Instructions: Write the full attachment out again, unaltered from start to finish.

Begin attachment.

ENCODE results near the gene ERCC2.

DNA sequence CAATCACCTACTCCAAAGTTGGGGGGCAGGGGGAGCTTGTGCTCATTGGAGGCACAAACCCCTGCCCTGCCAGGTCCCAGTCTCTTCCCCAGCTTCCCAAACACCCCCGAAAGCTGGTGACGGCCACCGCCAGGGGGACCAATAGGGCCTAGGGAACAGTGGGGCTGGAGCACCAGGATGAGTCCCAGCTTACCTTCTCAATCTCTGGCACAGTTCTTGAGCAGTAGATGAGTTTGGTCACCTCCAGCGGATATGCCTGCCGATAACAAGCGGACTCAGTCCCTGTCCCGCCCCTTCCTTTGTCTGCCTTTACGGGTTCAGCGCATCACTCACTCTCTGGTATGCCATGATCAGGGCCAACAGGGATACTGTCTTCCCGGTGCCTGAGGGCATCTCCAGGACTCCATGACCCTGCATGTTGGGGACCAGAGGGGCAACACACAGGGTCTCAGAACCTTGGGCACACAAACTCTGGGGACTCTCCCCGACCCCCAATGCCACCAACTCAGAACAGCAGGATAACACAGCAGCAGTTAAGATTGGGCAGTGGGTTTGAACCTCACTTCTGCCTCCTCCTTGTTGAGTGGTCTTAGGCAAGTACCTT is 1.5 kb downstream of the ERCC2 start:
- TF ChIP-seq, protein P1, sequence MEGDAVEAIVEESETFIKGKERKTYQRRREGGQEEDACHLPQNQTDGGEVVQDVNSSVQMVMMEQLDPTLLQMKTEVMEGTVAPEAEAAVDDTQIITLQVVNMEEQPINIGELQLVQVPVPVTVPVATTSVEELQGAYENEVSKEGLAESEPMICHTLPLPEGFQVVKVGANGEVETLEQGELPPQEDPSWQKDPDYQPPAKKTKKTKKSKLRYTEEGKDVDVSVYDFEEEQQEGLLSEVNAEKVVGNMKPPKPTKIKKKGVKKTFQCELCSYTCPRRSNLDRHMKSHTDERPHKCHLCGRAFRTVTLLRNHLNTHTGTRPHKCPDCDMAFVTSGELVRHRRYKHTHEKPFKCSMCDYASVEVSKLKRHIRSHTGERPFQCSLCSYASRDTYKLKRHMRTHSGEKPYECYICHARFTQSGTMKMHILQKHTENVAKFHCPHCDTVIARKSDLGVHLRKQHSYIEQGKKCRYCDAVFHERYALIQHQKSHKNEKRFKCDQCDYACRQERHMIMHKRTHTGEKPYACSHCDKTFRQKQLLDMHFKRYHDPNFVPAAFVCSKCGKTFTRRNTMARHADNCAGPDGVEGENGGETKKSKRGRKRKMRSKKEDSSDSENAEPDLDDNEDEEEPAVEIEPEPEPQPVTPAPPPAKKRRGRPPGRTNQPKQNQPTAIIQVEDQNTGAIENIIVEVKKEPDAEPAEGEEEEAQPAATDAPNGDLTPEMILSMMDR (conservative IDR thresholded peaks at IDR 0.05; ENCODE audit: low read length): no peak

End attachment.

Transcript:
ENCODE results near the gene ERCC2.

DNA sequence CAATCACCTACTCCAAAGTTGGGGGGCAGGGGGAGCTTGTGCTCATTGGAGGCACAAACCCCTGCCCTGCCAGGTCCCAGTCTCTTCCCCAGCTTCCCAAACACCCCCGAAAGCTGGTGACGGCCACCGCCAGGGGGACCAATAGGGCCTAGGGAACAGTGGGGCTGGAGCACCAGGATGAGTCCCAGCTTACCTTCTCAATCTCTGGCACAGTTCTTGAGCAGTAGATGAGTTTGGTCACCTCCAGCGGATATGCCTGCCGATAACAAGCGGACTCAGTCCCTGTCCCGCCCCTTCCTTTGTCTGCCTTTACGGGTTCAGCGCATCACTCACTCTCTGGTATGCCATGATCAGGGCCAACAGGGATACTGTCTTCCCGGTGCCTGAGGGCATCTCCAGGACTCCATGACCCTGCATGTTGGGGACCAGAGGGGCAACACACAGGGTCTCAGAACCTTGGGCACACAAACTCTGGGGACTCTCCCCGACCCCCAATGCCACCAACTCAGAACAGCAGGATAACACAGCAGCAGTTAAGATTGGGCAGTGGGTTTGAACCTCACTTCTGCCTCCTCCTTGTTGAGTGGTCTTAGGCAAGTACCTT is 1.5 kb downstream of the ERCC2 start:
- TF ChIP-seq, protein P1, sequence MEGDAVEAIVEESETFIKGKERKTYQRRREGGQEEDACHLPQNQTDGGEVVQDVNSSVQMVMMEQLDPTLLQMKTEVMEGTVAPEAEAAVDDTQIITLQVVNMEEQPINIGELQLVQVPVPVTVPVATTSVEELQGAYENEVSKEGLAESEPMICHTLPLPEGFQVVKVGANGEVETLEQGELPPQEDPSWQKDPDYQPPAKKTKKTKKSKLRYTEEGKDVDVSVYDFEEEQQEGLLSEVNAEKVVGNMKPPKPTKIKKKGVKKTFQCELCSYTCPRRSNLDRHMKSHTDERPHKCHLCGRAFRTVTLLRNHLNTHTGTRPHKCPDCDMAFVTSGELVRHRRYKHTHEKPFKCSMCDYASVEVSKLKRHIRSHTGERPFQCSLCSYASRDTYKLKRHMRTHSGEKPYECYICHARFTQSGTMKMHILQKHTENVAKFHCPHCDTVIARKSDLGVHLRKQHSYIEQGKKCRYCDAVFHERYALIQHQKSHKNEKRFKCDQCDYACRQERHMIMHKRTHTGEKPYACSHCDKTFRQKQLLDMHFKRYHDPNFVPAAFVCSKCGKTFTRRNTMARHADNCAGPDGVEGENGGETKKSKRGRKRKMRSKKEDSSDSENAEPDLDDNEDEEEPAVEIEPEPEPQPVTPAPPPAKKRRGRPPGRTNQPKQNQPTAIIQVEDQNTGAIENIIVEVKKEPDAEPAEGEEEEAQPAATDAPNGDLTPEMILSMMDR (conservative IDR thresholded peaks at IDR 0.05; ENCODE audit: low read length): no peak